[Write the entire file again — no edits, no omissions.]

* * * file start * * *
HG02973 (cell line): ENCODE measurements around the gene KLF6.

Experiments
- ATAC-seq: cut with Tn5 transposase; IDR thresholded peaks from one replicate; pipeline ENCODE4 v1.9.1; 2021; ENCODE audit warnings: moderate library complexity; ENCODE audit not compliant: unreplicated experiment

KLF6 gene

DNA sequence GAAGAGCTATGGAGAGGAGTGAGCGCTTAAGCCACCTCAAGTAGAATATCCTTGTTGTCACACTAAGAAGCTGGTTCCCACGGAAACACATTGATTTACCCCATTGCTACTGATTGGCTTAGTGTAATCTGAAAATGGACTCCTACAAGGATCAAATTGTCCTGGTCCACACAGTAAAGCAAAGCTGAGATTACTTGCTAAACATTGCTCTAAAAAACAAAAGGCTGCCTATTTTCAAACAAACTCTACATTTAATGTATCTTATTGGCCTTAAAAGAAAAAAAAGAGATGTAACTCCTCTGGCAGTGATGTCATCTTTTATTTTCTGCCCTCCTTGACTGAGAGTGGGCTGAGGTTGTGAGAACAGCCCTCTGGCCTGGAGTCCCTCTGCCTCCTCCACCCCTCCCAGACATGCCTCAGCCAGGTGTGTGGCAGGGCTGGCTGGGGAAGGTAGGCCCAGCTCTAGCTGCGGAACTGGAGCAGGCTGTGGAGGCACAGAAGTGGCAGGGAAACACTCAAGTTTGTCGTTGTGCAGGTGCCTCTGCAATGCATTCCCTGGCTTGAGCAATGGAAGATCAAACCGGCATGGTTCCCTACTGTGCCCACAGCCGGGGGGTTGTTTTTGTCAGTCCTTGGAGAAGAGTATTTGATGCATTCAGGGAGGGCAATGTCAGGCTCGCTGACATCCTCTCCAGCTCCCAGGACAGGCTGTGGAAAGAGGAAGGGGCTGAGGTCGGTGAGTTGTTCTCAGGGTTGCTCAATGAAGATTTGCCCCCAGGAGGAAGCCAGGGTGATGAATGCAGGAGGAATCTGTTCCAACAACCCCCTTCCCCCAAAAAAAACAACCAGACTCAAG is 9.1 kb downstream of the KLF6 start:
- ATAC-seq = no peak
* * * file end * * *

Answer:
HG02973 (cell line): ENCODE measurements around the gene KLF6.

Experiments
- ATAC-seq: cut with Tn5 transposase; IDR thresholded peaks from one replicate; pipeline ENCODE4 v1.9.1; 2021; ENCODE audit warnings: moderate library complexity; ENCODE audit not compliant: unreplicated experiment

KLF6 gene

DNA sequence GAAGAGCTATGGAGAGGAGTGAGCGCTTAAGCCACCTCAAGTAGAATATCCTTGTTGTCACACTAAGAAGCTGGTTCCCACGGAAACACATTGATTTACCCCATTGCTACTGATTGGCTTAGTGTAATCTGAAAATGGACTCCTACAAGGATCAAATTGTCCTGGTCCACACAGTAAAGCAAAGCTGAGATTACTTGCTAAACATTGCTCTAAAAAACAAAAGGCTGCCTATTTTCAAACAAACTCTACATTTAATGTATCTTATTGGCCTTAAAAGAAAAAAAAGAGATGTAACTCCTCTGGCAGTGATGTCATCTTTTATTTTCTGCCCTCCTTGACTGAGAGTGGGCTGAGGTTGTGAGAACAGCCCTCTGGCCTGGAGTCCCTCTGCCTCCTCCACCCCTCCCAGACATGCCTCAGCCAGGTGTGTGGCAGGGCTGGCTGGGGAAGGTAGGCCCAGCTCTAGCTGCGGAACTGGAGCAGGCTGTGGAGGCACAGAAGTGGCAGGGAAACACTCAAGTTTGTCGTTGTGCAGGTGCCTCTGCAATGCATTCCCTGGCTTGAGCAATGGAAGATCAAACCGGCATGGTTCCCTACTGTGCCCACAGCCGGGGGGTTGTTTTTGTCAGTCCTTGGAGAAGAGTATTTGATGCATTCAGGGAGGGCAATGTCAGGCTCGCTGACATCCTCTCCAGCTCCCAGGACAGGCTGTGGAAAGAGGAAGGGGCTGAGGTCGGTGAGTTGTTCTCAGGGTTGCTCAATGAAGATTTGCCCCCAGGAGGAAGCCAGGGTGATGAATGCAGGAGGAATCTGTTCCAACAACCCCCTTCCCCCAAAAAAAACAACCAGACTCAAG is 9.1 kb downstream of the KLF6 start:
- ATAC-seq = no peak